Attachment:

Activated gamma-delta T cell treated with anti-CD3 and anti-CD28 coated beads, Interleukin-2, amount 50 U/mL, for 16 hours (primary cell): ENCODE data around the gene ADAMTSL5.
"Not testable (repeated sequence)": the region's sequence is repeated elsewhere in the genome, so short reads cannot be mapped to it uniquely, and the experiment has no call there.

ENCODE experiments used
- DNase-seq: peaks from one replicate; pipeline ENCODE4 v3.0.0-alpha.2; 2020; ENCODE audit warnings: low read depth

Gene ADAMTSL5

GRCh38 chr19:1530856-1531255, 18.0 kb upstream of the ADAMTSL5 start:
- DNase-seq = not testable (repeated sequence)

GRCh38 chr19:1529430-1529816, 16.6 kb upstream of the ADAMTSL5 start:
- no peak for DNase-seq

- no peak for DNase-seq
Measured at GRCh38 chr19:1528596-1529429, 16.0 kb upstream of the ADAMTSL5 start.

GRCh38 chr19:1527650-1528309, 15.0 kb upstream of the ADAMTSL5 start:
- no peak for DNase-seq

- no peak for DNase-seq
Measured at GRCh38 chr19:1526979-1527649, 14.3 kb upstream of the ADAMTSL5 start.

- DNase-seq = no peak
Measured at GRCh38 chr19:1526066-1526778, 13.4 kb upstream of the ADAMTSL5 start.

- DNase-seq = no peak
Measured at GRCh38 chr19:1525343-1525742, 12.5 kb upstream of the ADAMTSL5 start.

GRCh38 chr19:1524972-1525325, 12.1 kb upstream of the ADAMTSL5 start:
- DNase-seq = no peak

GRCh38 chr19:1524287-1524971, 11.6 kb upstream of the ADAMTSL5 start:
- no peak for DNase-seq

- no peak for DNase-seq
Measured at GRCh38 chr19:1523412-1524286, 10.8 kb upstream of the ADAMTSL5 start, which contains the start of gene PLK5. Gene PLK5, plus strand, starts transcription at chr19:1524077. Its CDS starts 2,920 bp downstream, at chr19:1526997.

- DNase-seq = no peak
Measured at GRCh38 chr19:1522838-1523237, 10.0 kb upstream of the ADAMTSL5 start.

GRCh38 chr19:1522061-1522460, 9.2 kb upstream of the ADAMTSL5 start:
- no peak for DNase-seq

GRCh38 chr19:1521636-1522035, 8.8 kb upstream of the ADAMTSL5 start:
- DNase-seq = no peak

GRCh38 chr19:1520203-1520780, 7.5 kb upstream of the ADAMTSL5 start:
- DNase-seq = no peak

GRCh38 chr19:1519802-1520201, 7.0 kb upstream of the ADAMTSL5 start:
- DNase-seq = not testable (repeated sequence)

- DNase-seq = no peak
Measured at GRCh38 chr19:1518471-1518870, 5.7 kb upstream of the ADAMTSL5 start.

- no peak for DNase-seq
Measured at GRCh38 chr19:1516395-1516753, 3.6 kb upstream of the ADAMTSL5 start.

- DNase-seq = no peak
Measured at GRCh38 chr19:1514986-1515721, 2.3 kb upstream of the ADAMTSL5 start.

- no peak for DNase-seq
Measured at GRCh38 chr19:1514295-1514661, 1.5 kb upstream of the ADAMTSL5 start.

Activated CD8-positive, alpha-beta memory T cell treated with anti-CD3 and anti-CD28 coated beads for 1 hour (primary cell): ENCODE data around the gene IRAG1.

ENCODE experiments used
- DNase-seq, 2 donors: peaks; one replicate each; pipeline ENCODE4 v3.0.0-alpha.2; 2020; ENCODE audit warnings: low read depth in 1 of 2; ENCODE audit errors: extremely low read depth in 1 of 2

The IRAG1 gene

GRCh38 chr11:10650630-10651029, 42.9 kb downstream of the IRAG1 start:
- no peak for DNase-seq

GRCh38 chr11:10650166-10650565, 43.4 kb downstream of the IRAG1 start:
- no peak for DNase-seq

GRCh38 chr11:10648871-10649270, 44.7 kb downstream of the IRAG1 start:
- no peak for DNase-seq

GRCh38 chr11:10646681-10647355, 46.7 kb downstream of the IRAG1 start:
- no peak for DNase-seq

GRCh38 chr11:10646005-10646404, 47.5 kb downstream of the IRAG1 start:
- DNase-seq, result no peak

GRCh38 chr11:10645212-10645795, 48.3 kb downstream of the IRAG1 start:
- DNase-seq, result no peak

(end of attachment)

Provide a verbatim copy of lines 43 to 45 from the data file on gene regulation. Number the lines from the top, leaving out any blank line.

Measured at GRCh38 chr19:1514295-1514661, 1.5 kb upstream of the ADAMTSL5 start.

Activated CD8-positive, alpha-beta memory T cell treated with anti-CD3 and anti-CD28 coated beads for 1 hour (primary cell): ENCODE data around the gene IRAG1.

ENCODE experiments used